Yasunori Kimura is now Senior Fellow at Fujitsu Laboratories Ltd. and Principal Fellow at Japan Science and Technology Agency (JST).
He joined Fujitsu Limited in 1981. Since then throughout his career, he has been engaged primarily in computer system design and development at the company.  To name a few, he had contributed to the Japanese fifth generation computer systems project, and led the ‘KEI’ supercomputer development team there.
He had been President and CEO of Fujitsu Laboratories of America, Inc. in California from 2011 through 2015.   He holds the positions of the organizations above since January, 2017.  He spent a summer at Stanford University as a visiting scholar in 1995, and served as Visiting Professor at the University of Tokyo for four years from 2002 where he earned a Ph.D. in Computer Science.


Special Sessions (invited lectures)

“Design, Compilation, and Acceleration for Deep Neural Networks in IoT Applications”

Deming Chen (UIUC)

Abstract:  Many new IoT (Internet of Things) applications are driven by the fast creation, adaptation, and enhancement of various types of Deep Neural Networks (DNNs). DNNs are computation intensive. Without efficient hardware implementations of DNNs, these promising IoT applications will not be practically realizable. In this talk, we will analyze several challenges facing the AI and IoT community for mapping DNNs to hardware accelerators. Especially, we will evaluate FPGA’s potential role for accelerating DNNs for both the cloud and edge devices. Although FPGAs can provide desirable customized hardware solutions, they are difficult to program and optimize. We will present a series of effective design techniques for implementing DNNs on FPGAs with high performance and energy efficiency. These include automated hardware/software co-design, the use of configurable DNN IPs, resource allocation across DNN layers, smart pipeline scheduling, Winograd and FFT techniques, and DNN reduction and re-training. We showcase several design solutions including Long-term Recurrent Convolution Network (LRCN) for video captioning, bidirectional LSTM for machine translation, and Inception module (GoogleNet) for face recognition. We will also present some of our recent work on developing new DNN models and data structures for achieving higher accuracy for several interesting applications such as crowd counting, music synthesis, and smart sound.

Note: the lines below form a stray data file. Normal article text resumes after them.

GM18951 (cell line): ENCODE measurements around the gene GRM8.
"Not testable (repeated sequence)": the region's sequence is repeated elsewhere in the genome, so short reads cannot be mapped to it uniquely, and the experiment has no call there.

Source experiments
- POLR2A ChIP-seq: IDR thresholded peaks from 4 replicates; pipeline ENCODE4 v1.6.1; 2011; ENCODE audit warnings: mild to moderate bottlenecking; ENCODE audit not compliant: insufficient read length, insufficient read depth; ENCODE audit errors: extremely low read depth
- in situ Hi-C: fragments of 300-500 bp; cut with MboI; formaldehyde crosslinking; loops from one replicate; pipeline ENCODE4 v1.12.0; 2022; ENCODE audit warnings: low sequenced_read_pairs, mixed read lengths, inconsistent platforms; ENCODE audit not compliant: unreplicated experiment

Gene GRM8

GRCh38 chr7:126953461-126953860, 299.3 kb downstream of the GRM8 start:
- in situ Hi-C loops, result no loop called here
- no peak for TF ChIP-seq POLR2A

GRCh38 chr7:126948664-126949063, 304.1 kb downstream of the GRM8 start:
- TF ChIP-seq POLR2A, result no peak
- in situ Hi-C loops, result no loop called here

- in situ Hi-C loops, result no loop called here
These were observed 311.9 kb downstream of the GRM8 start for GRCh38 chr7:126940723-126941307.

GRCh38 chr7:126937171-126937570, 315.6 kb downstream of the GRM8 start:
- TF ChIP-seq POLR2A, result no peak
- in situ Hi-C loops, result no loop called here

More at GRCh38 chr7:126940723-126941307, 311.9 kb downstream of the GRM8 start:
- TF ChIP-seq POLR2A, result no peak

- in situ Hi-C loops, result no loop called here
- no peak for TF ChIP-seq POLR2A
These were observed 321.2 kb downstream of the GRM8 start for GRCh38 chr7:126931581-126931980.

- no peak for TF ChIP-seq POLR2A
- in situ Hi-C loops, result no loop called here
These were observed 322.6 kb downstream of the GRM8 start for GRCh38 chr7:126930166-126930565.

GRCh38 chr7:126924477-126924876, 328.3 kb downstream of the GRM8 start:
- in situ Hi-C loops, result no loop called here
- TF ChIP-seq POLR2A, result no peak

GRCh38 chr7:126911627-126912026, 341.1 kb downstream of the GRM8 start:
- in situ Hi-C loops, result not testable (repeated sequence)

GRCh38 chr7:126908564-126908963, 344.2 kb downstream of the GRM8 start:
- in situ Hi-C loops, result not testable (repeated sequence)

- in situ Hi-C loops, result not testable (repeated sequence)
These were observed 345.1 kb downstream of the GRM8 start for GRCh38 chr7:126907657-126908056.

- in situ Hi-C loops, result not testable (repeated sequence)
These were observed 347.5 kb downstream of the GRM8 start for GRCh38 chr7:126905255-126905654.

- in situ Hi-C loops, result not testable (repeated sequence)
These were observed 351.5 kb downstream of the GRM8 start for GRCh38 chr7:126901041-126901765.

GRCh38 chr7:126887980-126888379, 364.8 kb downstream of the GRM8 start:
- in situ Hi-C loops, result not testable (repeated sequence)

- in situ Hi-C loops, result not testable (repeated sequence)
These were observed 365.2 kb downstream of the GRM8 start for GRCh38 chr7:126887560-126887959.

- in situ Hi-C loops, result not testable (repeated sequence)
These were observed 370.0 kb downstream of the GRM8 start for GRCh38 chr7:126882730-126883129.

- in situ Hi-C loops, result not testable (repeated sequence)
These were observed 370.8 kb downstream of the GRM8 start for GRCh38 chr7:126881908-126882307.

Deming Chen obtained his BS in computer science from University of Pittsburgh, Pennsylvania in 1995, and his MS and PhD in computer science from University of California at Los Angeles in 2001 and 2005 respectively. He joined the ECE department of University of Illinois at Urbana-Champaign (UIUC) in 2005 and has been a full professor in the same department since 2015. His current research interests include machine learning and acceleration, GPU and reconfigurable computing, system-level and high-level synthesis, computational genomics, and hardware security. He has given about 100 invited talks sharing these research results worldwide. Dr. Chen is a technical committee member for a series of top conferences and symposia on EDA, FPGA, low-power design, and embedded systems design. He is an associated editor for several leading IEEE and ACM journals. He received the NSF CAREER Award in 2008, the ACM SIGDA Outstanding New Faculty Award in 2010, and IBM Faculty Award in 2014 and 2015. He also received eight Best Paper Awards and the First Place Winner Award of DAC International Hardware Contest on IoT in 2017. He is included in the List of Teachers Ranked as Excellent in 2008 and 2017. He was involved in two startup companies previously, which were both acquired. In 2016, he co-founded a new startup, Inspirit IoT, Inc., for design and synthesis for machine learning applications targeting the IoT industry. He is the Donald Biggar Willett Faculty Scholar, an IEEE Fellow, an ACM Distinguished Speaker, and the Editor-in-Chief of ACM Transactions on Reconfigurable Technology and Systems.


“Low Power Design: Facts, Myths, and Misunderstandings”

Youngsoo Shin  (KAIST)

Abstract:  Low-power design is a standard practice these days, so quite often people do not pay much attention on the details. This may create misconception and misunderstanding. An example is a simple statement “Our design consumes 100mW”. Power consumption cannot be declared as a single concrete number because of complications in the estimation or measurement process with inherent inaccuracies and uncertainties. Another popular example is “Our design consumes lowest power of 100mW”. After understanding that a chip is typically designed with huge amount of margins, it is easy to see that the limit is far beyond. A few of these details of low power design, which often go unnoticed but deserve careful consideration, are addressed in this talk.

Youngsoo Shin received the B.S., M.S., and Ph.D. degrees in electronics engineering from Seoul National University, Korea. From 2001 to 2004, he was a Research Staff Member with IBM T. J. Watson Research Center, Yorktown Heights, NY, USA. He joined the School of Electrical Engineering, KAIST, Korea, in 2004, where he is currently a Professor. His recent research interests include low-power design, computational lithography, design for manufacturability, and neuromorphic circuit design. Since 2016, Dr. Shin has been a CTO of Baum, which specializes in fast power analysis solution. He is an IEEE Fellow.